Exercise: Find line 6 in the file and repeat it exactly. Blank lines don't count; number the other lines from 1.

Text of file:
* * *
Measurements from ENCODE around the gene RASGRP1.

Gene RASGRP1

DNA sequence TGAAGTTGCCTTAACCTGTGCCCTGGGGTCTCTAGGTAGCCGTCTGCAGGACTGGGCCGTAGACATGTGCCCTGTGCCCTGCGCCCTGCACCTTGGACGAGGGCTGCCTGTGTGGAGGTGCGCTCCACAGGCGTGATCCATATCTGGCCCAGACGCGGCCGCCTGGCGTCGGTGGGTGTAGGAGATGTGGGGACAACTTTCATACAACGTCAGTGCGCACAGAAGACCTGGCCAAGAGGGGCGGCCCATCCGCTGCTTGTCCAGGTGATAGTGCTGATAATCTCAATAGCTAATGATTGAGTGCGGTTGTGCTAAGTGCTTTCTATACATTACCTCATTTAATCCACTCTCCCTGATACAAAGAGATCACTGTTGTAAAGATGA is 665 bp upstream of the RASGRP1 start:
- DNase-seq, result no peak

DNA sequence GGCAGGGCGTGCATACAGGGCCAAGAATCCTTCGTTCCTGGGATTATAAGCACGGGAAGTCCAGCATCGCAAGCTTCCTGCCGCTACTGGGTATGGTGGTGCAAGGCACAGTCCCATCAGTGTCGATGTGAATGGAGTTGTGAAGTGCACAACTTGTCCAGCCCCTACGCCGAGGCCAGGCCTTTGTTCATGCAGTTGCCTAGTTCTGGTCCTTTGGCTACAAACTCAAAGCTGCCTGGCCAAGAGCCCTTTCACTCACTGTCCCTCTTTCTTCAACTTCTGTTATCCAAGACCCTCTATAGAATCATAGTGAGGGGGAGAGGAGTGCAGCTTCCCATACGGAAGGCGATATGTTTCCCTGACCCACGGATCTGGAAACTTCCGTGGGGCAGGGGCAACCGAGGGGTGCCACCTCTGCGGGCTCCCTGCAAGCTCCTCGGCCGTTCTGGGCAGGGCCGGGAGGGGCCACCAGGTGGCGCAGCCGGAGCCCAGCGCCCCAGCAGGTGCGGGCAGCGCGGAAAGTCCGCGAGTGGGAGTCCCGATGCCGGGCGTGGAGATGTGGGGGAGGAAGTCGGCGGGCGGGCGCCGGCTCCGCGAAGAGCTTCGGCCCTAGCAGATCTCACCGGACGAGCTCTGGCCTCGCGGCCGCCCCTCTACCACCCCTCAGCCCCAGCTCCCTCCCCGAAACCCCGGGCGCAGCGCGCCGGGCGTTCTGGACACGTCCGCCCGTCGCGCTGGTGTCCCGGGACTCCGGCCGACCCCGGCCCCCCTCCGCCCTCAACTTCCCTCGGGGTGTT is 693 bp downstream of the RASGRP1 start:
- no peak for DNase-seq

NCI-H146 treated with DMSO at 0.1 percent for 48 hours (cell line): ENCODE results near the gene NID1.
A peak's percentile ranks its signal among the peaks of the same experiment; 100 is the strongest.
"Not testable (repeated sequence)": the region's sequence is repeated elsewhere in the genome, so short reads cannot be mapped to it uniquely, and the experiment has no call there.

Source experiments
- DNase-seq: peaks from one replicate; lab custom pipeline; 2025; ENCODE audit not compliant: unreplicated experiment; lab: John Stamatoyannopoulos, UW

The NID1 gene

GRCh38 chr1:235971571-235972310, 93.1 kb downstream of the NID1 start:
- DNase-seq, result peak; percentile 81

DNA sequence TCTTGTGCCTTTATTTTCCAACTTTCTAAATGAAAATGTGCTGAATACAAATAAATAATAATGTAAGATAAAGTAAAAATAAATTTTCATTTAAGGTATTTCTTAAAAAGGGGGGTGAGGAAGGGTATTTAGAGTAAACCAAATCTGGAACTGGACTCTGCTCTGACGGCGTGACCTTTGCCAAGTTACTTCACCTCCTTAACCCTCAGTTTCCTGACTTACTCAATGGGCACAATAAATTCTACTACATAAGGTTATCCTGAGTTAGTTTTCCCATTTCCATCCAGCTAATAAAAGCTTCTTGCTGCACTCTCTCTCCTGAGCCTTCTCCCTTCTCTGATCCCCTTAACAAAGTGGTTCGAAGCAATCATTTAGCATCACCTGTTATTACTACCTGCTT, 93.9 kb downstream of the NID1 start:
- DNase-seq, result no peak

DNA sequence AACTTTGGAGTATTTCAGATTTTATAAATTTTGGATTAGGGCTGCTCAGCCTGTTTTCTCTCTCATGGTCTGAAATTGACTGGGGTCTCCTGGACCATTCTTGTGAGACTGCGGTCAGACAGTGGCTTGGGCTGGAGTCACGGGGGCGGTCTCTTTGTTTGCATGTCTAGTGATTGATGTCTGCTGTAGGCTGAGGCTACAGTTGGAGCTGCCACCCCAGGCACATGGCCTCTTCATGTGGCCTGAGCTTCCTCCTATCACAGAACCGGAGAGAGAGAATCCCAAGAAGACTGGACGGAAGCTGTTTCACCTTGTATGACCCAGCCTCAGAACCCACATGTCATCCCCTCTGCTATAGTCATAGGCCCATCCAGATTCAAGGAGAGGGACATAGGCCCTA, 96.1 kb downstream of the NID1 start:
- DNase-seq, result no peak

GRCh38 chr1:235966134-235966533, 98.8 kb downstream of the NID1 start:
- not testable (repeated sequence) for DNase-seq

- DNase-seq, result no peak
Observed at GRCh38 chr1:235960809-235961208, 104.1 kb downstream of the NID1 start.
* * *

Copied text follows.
- no peak for DNase-seq